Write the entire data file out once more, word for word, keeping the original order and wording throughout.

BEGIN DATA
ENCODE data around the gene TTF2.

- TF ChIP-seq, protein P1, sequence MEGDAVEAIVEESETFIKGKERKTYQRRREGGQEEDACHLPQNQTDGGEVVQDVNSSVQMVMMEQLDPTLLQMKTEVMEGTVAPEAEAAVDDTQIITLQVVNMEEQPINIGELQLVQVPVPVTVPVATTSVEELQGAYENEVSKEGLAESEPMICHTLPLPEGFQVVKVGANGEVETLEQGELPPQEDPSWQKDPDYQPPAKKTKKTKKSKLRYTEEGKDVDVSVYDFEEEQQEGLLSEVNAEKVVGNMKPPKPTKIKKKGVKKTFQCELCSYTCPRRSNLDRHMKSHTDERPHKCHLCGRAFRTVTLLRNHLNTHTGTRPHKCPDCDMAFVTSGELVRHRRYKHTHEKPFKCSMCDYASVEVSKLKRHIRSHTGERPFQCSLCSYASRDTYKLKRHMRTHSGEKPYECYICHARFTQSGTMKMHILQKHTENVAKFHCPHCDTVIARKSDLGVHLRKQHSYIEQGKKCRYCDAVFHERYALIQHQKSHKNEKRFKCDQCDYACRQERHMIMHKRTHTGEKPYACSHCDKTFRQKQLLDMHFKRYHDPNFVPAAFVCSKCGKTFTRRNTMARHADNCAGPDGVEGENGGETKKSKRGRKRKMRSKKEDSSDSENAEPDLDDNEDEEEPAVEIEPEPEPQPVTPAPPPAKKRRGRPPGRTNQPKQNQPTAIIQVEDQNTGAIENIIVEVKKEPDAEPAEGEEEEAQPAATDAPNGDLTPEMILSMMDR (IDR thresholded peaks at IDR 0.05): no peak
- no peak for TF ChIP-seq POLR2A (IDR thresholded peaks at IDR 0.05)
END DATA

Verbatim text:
ENCODE data around the gene TTF2.

- TF ChIP-seq, protein P1, sequence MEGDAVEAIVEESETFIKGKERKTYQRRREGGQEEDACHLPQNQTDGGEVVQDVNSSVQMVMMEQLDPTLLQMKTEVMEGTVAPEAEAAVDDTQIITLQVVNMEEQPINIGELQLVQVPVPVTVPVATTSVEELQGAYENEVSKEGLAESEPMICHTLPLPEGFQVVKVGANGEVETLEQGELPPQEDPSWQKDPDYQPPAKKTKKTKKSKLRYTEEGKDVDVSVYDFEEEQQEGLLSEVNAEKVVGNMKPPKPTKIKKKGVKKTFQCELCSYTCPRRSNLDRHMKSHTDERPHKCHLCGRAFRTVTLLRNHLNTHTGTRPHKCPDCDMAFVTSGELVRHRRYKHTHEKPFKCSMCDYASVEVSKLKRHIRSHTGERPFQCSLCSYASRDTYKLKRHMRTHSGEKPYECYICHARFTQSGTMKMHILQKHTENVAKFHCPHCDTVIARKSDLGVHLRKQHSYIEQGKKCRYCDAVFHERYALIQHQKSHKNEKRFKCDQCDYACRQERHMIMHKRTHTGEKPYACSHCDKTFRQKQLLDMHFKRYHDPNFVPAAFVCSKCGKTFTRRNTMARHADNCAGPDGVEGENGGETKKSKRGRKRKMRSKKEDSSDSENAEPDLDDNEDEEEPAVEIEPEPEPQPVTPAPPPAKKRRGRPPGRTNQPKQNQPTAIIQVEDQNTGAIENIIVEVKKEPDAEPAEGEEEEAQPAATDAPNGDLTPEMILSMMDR (IDR thresholded peaks at IDR 0.05): no peak
- no peak for TF ChIP-seq POLR2A (IDR thresholded peaks at IDR 0.05)